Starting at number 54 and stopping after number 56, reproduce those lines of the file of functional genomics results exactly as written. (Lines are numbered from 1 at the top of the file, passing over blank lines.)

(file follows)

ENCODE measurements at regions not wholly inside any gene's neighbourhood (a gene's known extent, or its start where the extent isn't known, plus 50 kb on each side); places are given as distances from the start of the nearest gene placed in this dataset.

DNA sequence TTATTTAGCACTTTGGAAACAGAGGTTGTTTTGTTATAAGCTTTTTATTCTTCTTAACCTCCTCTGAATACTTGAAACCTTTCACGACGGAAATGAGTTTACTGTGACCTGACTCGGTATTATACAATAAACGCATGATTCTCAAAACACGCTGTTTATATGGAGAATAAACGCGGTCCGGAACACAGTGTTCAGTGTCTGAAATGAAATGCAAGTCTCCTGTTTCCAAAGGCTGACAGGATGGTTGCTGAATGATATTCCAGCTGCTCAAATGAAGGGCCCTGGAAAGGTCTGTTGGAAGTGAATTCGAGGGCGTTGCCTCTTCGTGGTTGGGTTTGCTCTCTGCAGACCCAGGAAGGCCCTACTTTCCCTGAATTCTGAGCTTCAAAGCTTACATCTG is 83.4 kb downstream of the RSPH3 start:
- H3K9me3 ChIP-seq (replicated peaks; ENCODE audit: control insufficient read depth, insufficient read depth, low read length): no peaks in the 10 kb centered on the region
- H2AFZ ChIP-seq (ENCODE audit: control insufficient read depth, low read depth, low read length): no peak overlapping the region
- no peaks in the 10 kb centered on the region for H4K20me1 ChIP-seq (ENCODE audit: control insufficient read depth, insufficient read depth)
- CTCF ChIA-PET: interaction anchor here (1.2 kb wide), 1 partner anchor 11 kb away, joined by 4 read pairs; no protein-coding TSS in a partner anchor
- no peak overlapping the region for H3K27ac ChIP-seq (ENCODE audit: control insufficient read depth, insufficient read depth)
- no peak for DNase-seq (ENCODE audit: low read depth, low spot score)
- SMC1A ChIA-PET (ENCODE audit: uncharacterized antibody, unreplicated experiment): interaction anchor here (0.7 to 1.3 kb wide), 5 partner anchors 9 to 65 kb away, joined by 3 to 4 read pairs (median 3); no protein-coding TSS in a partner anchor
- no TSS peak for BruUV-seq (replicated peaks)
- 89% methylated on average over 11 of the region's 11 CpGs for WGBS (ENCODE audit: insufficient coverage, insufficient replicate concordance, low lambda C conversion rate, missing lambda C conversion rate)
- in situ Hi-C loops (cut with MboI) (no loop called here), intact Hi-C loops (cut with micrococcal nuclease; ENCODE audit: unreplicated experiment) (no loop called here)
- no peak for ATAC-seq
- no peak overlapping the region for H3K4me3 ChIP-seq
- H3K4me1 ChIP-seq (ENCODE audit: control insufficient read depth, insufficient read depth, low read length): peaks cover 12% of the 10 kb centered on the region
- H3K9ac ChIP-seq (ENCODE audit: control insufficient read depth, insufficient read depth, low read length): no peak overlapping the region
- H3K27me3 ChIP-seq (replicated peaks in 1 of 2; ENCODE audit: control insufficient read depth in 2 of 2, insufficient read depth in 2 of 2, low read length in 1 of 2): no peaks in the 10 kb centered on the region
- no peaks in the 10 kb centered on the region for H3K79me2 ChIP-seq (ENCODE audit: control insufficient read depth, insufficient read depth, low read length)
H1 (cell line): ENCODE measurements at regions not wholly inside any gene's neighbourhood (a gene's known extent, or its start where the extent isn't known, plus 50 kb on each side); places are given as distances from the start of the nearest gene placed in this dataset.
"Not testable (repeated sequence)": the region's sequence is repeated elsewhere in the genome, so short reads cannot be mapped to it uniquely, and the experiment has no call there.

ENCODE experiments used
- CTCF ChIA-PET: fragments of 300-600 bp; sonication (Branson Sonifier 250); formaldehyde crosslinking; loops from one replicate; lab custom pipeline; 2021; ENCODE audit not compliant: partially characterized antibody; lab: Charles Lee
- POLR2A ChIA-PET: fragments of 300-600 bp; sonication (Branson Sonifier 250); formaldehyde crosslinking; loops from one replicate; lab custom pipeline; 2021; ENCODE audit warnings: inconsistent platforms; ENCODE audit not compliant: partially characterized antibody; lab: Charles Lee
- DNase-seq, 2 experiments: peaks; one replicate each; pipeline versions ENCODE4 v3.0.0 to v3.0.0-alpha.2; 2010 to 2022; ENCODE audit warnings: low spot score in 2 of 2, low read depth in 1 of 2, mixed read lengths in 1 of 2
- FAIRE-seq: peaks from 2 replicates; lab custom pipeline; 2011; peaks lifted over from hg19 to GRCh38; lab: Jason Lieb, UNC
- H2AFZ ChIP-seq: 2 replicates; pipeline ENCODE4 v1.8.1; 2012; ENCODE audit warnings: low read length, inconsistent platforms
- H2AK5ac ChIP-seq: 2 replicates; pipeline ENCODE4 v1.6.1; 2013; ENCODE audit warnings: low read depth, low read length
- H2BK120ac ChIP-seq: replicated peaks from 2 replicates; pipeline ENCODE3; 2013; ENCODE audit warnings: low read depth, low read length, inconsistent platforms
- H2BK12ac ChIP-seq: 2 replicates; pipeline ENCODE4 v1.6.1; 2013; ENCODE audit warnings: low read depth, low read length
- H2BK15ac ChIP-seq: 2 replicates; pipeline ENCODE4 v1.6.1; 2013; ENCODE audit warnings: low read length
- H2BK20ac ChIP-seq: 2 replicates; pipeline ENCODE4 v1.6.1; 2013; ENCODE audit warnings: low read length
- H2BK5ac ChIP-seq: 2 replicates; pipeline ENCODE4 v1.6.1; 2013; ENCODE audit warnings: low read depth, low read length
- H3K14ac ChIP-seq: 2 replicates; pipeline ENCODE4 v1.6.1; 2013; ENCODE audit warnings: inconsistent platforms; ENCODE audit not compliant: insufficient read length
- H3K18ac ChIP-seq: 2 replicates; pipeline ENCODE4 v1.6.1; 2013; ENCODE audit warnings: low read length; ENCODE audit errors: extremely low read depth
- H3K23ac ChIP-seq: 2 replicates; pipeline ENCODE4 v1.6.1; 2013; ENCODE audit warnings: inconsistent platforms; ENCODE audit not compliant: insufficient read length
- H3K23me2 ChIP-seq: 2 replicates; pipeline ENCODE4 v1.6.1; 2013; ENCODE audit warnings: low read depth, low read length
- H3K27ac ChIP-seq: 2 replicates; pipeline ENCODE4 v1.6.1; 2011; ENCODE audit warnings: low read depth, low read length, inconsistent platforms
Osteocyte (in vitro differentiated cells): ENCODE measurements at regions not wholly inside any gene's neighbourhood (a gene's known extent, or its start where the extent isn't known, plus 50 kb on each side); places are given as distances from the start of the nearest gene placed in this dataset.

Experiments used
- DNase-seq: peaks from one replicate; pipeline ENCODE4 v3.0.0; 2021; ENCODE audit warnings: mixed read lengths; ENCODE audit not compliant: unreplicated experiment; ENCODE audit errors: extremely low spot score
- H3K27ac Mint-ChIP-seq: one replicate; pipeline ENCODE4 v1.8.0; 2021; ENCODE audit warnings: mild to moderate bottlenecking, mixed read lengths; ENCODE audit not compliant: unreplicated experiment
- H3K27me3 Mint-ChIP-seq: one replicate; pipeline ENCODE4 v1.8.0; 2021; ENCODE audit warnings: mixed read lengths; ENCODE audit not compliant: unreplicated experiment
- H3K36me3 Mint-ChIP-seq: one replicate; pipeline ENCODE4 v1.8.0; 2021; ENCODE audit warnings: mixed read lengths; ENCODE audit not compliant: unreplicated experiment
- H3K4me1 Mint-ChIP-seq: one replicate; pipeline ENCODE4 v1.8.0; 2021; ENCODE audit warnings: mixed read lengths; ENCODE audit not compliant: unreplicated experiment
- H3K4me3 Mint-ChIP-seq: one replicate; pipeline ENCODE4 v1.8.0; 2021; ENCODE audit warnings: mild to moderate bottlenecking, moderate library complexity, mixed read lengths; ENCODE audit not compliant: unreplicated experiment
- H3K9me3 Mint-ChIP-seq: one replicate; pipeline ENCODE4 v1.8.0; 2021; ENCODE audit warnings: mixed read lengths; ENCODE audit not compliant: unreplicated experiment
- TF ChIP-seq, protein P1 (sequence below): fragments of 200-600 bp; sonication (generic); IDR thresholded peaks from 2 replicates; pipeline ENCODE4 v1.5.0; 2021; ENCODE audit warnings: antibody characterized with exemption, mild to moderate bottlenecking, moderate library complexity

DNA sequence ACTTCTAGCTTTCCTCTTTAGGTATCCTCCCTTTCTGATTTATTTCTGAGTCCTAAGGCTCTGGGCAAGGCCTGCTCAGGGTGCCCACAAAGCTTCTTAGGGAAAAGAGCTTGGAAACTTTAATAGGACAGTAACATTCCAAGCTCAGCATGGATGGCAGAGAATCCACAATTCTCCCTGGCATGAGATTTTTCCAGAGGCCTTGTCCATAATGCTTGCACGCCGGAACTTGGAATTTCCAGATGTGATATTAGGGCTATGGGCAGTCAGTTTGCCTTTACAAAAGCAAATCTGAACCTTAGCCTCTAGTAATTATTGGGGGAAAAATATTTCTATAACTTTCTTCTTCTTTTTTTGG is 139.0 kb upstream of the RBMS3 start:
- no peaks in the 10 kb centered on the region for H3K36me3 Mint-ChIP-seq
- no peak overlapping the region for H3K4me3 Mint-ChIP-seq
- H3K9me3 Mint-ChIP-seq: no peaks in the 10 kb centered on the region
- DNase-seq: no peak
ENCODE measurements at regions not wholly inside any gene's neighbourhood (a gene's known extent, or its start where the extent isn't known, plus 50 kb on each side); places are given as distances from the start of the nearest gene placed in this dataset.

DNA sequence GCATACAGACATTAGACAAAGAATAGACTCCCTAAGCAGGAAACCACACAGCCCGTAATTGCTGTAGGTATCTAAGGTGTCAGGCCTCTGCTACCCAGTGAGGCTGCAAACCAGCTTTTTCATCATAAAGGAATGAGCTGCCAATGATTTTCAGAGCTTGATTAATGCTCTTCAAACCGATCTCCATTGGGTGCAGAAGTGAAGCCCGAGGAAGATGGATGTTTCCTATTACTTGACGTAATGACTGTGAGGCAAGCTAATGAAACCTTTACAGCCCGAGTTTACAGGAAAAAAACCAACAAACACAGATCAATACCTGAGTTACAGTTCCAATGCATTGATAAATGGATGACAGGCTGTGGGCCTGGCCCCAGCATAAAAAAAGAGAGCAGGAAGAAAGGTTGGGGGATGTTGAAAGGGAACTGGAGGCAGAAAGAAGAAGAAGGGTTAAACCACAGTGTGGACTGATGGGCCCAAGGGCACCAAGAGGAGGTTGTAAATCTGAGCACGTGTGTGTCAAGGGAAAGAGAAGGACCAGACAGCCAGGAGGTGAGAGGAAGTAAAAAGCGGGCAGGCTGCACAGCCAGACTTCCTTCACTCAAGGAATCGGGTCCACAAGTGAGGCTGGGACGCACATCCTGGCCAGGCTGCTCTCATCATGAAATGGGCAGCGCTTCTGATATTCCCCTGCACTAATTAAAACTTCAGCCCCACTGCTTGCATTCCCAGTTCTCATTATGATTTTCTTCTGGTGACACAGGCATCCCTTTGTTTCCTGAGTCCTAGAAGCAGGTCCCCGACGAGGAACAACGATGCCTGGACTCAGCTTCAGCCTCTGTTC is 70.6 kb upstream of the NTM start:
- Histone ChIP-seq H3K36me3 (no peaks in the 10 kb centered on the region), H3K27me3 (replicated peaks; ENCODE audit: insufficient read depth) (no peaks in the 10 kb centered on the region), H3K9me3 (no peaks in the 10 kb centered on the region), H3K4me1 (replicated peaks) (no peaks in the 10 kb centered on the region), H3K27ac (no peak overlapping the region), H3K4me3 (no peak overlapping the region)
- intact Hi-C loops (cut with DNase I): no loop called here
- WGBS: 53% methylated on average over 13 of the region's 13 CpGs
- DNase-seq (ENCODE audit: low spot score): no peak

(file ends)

DNA sequence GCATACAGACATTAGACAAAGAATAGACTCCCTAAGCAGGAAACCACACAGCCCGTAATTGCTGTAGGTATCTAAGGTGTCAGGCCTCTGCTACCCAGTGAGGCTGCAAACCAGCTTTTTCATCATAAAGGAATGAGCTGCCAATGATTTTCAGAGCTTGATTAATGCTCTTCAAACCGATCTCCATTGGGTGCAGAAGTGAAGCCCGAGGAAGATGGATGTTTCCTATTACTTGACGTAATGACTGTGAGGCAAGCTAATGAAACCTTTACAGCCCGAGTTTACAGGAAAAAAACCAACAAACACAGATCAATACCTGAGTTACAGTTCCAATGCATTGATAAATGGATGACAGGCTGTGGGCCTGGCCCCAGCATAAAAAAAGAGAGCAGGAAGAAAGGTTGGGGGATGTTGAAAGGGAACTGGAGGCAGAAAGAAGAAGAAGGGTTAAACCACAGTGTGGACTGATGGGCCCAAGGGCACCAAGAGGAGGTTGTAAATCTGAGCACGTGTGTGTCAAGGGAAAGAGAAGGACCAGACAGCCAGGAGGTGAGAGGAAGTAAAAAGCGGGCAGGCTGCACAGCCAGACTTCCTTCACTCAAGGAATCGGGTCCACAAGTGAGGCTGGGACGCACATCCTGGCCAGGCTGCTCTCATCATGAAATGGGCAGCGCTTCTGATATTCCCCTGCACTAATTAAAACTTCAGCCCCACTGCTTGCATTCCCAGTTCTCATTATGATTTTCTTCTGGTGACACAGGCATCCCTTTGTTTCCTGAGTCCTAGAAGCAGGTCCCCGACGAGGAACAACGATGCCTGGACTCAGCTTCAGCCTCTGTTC is 70.6 kb upstream of the NTM start:
- Histone ChIP-seq H3K36me3 (no peaks in the 10 kb centered on the region), H3K27me3 (replicated peaks; ENCODE audit: insufficient read depth) (no peaks in the 10 kb centered on the region), H3K9me3 (no peaks in the 10 kb centered on the region), H3K4me1 (replicated peaks) (no peaks in the 10 kb centered on the region), H3K27ac (no peak overlapping the region), H3K4me3 (no peak overlapping the region)
- intact Hi-C loops (cut with DNase I): no loop called here